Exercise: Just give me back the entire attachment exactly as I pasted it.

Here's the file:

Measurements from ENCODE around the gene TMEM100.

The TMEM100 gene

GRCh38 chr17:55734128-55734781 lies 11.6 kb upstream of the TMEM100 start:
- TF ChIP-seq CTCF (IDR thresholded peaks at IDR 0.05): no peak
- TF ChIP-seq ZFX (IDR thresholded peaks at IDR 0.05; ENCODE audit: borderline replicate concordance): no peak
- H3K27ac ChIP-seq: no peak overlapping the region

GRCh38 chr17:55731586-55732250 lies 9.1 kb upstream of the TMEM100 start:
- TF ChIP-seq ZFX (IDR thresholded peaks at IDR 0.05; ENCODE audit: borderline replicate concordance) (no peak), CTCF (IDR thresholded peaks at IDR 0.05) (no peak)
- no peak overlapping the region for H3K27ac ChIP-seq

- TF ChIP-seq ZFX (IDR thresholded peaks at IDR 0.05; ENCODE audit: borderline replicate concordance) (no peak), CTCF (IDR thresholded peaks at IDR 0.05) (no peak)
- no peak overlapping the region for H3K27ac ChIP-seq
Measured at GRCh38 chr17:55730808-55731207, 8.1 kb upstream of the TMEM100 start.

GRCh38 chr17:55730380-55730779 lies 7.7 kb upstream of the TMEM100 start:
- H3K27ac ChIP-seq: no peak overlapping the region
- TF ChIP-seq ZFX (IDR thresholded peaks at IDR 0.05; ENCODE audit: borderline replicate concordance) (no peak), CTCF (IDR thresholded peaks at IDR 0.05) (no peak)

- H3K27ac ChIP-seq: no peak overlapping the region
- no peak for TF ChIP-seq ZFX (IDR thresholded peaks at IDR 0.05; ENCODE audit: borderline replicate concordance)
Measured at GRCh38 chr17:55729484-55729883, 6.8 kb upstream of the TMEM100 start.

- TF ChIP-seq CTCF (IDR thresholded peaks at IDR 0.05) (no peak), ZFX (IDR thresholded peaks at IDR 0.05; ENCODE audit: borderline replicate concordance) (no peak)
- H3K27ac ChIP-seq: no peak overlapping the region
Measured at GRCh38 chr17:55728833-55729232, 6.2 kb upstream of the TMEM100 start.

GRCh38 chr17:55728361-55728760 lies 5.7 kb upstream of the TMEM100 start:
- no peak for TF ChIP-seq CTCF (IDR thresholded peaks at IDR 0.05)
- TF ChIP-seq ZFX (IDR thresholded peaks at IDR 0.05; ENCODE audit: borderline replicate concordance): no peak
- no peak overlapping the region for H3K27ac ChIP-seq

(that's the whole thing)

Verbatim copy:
Measurements from ENCODE around the gene TMEM100.

The TMEM100 gene

GRCh38 chr17:55734128-55734781 lies 11.6 kb upstream of the TMEM100 start:
- TF ChIP-seq CTCF (IDR thresholded peaks at IDR 0.05): no peak
- TF ChIP-seq ZFX (IDR thresholded peaks at IDR 0.05; ENCODE audit: borderline replicate concordance): no peak
- H3K27ac ChIP-seq: no peak overlapping the region

GRCh38 chr17:55731586-55732250 lies 9.1 kb upstream of the TMEM100 start:
- TF ChIP-seq ZFX (IDR thresholded peaks at IDR 0.05; ENCODE audit: borderline replicate concordance) (no peak), CTCF (IDR thresholded peaks at IDR 0.05) (no peak)
- no peak overlapping the region for H3K27ac ChIP-seq

- TF ChIP-seq ZFX (IDR thresholded peaks at IDR 0.05; ENCODE audit: borderline replicate concordance) (no peak), CTCF (IDR thresholded peaks at IDR 0.05) (no peak)
- no peak overlapping the region for H3K27ac ChIP-seq
Measured at GRCh38 chr17:55730808-55731207, 8.1 kb upstream of the TMEM100 start.

GRCh38 chr17:55730380-55730779 lies 7.7 kb upstream of the TMEM100 start:
- H3K27ac ChIP-seq: no peak overlapping the region
- TF ChIP-seq ZFX (IDR thresholded peaks at IDR 0.05; ENCODE audit: borderline replicate concordance) (no peak), CTCF (IDR thresholded peaks at IDR 0.05) (no peak)

- H3K27ac ChIP-seq: no peak overlapping the region
- no peak for TF ChIP-seq ZFX (IDR thresholded peaks at IDR 0.05; ENCODE audit: borderline replicate concordance)
Measured at GRCh38 chr17:55729484-55729883, 6.8 kb upstream of the TMEM100 start.

- TF ChIP-seq CTCF (IDR thresholded peaks at IDR 0.05) (no peak), ZFX (IDR thresholded peaks at IDR 0.05; ENCODE audit: borderline replicate concordance) (no peak)
- H3K27ac ChIP-seq: no peak overlapping the region
Measured at GRCh38 chr17:55728833-55729232, 6.2 kb upstream of the TMEM100 start.

GRCh38 chr17:55728361-55728760 lies 5.7 kb upstream of the TMEM100 start:
- no peak for TF ChIP-seq CTCF (IDR thresholded peaks at IDR 0.05)
- TF ChIP-seq ZFX (IDR thresholded peaks at IDR 0.05; ENCODE audit: borderline replicate concordance): no peak
- no peak overlapping the region for H3K27ac ChIP-seq